It was on October 15, 2006, that Lajos Szögi and his two daughters were traveling through Olaszliszka when a child ran across the road in front of the car. As it turned out, the child fell but otherwise was unharmed. The driver stopped but the child's family without really knowing the fate of the girl broke the windshield of the car, dragged Szögi out of the driver's seat, and in front his two girls beat him to death.
At the end of May 2009 at last there was a verdict by the lower court. (See my blog of May 30, 2009: "Verdict in the Olaszliszka (Hungary) murder.") Eight people had to stand trial, including the parents of the child who suffered no bodily injury as a result of the accident. The father, who was considered to be most heavily involved, received a life sentence. That meant at least thirty years in jail. The mother, considered to be an accessory before the fact, received fifteen years. Four other adults received fifteen years each. In addition, two of the accused were juveniles. They received ten years each, which they will have to spend in a juvenile detention center. The eight had to pay court costs: 6.4 million forints. They all appealed the verdict.
If the accused were hoping for lighter sentences on appeal, they were wrong. All eight were found guilty, but while the lower court sentenced only Dezső H., the father of the girl, to life, this time two more men received life sentences. In addition, the older brother of the girl received seventeen years. The sentences of the mother and the two juveniles remained unchanged. The Szögi family's lawyer, László Helmeczy, is satisfied with the harsher sentences, but he is still convinced that there were more people involved in the murder than the eight who eventually had to stand trial. The lawyer based his belief on the more than one hundred wounds found on Szögi's body at the time of the autopsy. Helmeczy claimed that Szögi was more concerned with the fate of the child than her own family. After all, instead of checking on the girl they occupied themselves with killing the innocent driver.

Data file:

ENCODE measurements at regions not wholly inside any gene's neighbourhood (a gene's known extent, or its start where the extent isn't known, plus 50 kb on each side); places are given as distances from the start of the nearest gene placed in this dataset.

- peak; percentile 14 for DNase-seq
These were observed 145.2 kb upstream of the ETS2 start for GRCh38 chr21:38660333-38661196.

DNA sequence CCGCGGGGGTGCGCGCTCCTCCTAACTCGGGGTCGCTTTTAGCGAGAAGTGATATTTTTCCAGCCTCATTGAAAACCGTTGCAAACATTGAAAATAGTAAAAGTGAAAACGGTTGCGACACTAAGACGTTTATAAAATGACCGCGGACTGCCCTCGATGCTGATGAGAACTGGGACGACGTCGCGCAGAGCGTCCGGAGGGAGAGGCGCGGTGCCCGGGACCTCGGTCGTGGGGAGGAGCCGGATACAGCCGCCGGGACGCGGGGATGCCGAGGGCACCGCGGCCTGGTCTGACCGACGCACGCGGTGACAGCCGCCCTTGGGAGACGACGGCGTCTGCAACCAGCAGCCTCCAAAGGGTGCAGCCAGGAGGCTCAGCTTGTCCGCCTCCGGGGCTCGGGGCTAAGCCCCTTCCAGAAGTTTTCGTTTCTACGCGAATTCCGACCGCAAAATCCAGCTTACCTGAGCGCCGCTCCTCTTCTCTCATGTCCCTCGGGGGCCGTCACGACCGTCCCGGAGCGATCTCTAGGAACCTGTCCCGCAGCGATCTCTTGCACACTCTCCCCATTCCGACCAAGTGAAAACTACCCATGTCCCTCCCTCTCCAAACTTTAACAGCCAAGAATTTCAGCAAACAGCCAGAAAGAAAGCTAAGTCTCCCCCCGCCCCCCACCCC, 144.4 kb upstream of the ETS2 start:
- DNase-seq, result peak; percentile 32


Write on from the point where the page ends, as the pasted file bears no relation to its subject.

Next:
The lawyer for the accused Roma tried to argue that a few years earlier a drunk driver actually killed a Gypsy girl on the very same spot and drove off. The defense tried to convince the judge of the lower court that the irrational behavior of the Roma men and women of Olaszliszka harked back to that unfortunate deadly accident. The judge was not impressed.
I also heard a more scientific explanation for the strange behavior of the Roma in encounters with the non-Roma. Originally Gypsy families lived in "communes." Houses didn't have separate yards but all opened into a common courtyard where the children played together. These communes were areas that non-Gypsies practically never entered. They were in effect separate little ghettos, built not along busy roads but in little-trafficked areas. The Roma had their own enclaves undisturbed by strangers. This situation changed when in the socialist period Gypsies were settled in villages. Mind you, usually at the end of the main road going through the village, but the isolation that seemed to be so important to them could no longer be maintained. However, the instinct of defending their own turf is still with them. An interesting article appeared about this by Sándor Romano-Rácz, a Roma himself and author of several books on the Gypsies.
Well, this might all be very true, but the non-Roma population doesn't have much sympathy for such historical explanations. Most likely the apologies offered by some of the accused will not make an impression on either the non-Roma population of the country or the family of Lajos Szögi. Lajos Szögi Sr., the father of the deceased, already announced that there was "no forgiveness." I wasn't surprised by that. But I was somewhat taken aback that the "Szögi family is terrified because they are convinced that some of the men found guilty will go after them subsequent to their release from jail." After all, they added, the youngest will be only 26 years old when he walks out. That kind of fear sounds irrational to me.